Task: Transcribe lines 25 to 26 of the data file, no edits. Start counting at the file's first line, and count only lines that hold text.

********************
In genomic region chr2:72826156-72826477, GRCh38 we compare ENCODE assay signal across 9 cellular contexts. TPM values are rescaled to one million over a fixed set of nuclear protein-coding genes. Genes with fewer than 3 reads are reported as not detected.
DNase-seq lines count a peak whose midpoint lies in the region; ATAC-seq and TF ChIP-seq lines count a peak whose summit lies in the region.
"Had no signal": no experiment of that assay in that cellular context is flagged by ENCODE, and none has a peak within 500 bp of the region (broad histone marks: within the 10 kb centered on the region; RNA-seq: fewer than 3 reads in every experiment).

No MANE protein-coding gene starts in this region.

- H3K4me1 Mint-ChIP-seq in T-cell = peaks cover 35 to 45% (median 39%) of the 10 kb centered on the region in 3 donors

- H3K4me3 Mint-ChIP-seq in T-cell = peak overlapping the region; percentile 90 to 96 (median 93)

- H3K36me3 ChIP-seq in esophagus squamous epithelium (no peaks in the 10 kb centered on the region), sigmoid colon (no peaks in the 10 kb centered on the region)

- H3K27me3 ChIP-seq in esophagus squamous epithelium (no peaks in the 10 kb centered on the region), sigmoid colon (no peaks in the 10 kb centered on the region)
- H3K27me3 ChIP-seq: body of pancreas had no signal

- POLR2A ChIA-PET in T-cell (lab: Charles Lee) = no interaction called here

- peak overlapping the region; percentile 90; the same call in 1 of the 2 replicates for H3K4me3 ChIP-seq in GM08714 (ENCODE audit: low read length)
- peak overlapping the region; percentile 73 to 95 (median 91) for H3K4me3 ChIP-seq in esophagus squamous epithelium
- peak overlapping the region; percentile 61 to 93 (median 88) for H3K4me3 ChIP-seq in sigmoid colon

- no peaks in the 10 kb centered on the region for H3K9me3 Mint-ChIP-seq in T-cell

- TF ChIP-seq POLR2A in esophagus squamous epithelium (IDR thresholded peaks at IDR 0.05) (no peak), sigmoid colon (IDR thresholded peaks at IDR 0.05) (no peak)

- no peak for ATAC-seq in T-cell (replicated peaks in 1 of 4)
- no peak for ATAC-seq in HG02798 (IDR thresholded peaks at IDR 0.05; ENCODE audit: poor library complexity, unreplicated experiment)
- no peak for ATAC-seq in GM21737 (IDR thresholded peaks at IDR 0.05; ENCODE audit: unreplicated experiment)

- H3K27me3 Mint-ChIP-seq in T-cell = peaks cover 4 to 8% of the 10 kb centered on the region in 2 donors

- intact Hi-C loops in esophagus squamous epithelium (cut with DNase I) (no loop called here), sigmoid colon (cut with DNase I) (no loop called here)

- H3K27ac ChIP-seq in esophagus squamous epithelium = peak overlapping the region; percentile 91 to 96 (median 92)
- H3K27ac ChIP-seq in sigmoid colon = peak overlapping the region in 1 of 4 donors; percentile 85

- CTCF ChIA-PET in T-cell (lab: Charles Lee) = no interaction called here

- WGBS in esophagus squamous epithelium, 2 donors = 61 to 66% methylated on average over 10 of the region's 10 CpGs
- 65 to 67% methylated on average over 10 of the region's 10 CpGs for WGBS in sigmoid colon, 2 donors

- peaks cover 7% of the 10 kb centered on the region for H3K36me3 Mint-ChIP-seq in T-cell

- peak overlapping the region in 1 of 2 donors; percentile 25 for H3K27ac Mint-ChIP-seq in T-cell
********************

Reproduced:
- 65 to 67% methylated on average over 10 of the region's 10 CpGs for WGBS in sigmoid colon, 2 donors

- peaks cover 7% of the 10 kb centered on the region for H3K36me3 Mint-ChIP-seq in T-cell